// and add our methods, including full operator overloading
    vector opBinary(string op:"+")(vector rhs) {
        vector result;
        result.x = this.x + rhs.x;
        result.y = this.y + rhs.y;
        return result;
    }
}

// math module #2
module myvectormath2;
import myvector;

struct vector {
    // again, mix it in
    mixin vector_payload!();

// and add our methods
    vector opBinary(string op:"+")(vector rhs) {
        vector result;
    // this one has horribly broken math lol
        result.x = this.x - rhs.x;
        result.y = this.y - rhs.y;
        return result;
    }
}

// usage
import myvectormath;
// OR
//import myvectormath2;
void main() {
    vector a = vector(0, 0) + vector(5, 5);
    import std.stdio;
    writeln(a);
}

In the usage module, if you just replace imports, the rest of the code remains unmodified. What happens though if you want to use both modules at once and intermix them? That's where the inner struct _Data, the constructor taking it, and alias this magic comes in. First, we'll import both and see what happens:

test32.d(23): Error: myvectormath.vector at test324.d(4) conflicts with myvectormath2.vector at test322.d(4)

So, first, we want to disambiguate the name. There's all kinds of ways to do this, you can learn more in the import section of the D docs: http://dlang.org/module.html#Import

For now, I'm going to just use the fully qualified name.

// usage
import myvectormath;
import myvectormath2;
void main() {
    // specify the kind we want to use here...
    myvectormath.vector a = myvectormath.vector(0, 0) + myvectormath.vector(5, 5);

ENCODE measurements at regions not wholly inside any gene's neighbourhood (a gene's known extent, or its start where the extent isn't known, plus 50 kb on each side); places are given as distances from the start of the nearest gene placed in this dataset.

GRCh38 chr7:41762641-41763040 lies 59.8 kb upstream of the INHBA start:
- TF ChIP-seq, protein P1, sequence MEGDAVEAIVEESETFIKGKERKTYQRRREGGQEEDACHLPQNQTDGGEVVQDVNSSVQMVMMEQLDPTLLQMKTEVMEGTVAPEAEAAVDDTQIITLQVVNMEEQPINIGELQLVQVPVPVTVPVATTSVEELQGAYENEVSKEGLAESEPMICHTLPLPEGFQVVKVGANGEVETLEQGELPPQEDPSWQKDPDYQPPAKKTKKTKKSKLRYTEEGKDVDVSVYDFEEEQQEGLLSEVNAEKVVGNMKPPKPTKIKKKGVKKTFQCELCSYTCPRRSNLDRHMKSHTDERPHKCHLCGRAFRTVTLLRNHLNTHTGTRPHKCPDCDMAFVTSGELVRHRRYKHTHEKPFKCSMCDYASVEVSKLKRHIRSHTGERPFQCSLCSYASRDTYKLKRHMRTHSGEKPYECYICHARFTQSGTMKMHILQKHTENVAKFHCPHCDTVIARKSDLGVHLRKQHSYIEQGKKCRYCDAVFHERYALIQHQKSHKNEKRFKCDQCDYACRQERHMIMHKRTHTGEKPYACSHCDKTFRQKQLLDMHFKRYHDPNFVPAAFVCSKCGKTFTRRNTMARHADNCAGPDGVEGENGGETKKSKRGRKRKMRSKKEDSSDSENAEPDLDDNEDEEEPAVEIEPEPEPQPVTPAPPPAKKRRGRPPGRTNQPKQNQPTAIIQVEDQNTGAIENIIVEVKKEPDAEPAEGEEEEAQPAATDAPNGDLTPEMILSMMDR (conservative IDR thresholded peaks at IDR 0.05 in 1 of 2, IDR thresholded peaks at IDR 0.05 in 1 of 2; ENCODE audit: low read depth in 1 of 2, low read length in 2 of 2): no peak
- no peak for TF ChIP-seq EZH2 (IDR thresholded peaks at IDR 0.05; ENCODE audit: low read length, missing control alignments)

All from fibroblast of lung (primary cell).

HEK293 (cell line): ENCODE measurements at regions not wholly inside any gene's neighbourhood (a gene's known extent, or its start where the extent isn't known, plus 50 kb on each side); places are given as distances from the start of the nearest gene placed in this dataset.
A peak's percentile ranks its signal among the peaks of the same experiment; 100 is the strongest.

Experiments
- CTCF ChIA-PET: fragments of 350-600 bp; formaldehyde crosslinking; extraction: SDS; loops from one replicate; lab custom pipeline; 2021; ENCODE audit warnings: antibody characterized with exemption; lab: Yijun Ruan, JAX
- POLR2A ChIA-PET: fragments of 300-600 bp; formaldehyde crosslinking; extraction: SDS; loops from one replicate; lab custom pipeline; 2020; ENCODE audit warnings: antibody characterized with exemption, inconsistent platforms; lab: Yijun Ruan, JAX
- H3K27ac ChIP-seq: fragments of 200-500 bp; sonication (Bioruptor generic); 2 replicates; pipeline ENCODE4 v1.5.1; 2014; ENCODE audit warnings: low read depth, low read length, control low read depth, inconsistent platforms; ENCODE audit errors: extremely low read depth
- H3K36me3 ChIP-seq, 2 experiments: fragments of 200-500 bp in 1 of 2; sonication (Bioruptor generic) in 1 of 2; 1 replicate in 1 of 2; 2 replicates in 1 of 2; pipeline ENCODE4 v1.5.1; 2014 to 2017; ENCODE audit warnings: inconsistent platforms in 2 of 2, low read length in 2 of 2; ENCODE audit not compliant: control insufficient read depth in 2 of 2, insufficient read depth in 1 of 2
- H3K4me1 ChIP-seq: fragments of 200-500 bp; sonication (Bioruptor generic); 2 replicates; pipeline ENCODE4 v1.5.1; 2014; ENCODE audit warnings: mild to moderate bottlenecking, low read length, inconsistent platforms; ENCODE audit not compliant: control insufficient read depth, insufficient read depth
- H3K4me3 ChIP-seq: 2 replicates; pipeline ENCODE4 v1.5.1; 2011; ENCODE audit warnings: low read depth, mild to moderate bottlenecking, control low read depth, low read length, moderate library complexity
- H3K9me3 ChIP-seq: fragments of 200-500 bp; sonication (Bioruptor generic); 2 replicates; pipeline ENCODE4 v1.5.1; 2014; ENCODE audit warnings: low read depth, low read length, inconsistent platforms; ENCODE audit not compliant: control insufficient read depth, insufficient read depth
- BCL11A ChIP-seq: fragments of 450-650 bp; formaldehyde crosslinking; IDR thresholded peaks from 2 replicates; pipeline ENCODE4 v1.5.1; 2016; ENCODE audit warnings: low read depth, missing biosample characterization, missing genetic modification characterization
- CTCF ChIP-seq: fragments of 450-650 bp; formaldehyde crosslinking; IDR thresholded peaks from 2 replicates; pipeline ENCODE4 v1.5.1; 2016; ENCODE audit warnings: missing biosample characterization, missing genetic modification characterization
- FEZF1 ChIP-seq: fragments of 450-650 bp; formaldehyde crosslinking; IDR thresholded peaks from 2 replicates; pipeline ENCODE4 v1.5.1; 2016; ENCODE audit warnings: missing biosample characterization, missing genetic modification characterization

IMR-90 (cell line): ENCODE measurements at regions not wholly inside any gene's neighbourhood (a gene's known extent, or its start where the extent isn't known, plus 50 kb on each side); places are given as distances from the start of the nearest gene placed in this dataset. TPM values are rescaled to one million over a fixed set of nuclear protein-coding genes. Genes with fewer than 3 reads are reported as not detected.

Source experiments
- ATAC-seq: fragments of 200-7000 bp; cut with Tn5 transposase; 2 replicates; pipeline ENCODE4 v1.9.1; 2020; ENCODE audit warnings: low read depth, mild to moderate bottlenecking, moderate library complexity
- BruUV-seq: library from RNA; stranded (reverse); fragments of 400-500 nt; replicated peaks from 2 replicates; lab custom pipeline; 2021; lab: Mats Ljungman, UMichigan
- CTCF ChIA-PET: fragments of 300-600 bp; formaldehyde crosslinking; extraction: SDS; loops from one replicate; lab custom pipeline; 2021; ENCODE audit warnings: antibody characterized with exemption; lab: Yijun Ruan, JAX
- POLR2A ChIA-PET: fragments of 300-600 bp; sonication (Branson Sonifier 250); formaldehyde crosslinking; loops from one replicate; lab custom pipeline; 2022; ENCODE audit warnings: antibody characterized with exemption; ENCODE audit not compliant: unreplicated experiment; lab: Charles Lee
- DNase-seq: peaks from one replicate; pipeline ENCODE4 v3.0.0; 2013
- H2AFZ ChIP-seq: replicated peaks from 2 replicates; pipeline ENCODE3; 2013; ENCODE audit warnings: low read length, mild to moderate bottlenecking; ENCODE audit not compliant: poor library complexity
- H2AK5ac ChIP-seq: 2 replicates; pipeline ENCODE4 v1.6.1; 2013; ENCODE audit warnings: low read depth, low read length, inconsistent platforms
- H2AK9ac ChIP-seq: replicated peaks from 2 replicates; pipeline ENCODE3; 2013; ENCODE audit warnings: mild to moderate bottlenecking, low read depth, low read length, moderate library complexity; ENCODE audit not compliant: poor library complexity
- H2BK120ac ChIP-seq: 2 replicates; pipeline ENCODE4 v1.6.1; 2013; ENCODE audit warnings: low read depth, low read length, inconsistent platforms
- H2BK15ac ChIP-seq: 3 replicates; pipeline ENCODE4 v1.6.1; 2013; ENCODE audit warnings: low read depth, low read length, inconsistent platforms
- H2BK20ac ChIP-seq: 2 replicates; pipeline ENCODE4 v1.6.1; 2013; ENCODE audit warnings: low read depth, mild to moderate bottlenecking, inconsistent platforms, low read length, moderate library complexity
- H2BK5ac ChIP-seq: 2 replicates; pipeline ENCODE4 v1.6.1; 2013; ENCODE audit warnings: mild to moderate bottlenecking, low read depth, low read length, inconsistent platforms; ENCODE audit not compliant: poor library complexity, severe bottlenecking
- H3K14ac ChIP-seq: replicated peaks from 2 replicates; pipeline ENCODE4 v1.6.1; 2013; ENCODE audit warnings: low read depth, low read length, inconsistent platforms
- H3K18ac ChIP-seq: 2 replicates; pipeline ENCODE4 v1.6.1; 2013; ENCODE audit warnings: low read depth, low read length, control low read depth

import std.stdio;
    writeln(a); // and we get a result of 0, 5, so it used the addition version correctly
}

How can we easily move them around internally? Let's make a function that uses version #2:

void somethingWithMath2(myvectormath2.vector vec) {
// whatever
}

It will complain if you pass the variable "a" to it because it is myvectormath.vector, and this is myvectormath2.

test32.d(27): Error: function test32.somethingWithMath2 (vector a) is not callable using argument types (vector)

But, we can pretty easily convert them thanks to the external data struct, the ctor, and alias this in the mixin template:

    somethingWithMath2(myvectormath2.vector(a));

Compiles! The way that works under the hood is myvectormath2.vector has two constructors: (float, float) and (VectorData). Neither of them match the type of a, so next it tries a's alias this... which is VectorData. So it implicitly converts and then matches the VectorData ctor.

You could also just pass the data around:

import myvector;
void somethingWithMath2(VectorData a_in) {
// to do math on it, we construct the kind of vectormath we're interested in:
auto a = myvectormath2.vector(a_in);
// and use it
}

And then call it this way:

// will implicitly convert any of the sub vectormath types to the base data so this just works
somethingWithMath2(a);

Passing around the data would probably be most nice, since then the caller doesn't need to know what kind of stuff you'll be doing with it.

The constructor it uses here is trivial by the way, and shouldn't incur significant runtime loss (possibly none at all if the compiler switch is set to inline it; this is basically just a reinterpret_cast; the data representation is identical).

Note that it will not let you add myvectormath2.vector + myvectormath.vector, that will be a type mismatch. But if you do want to allow that, all you have to do is change the overloaded operator to accept VectorData instead of one of the math types! Then it will implicitly convert and you have the same data to work on. Think of VectorData as being a base class in OOP terms.

I think that covers the bases, let me know if you have any further questions.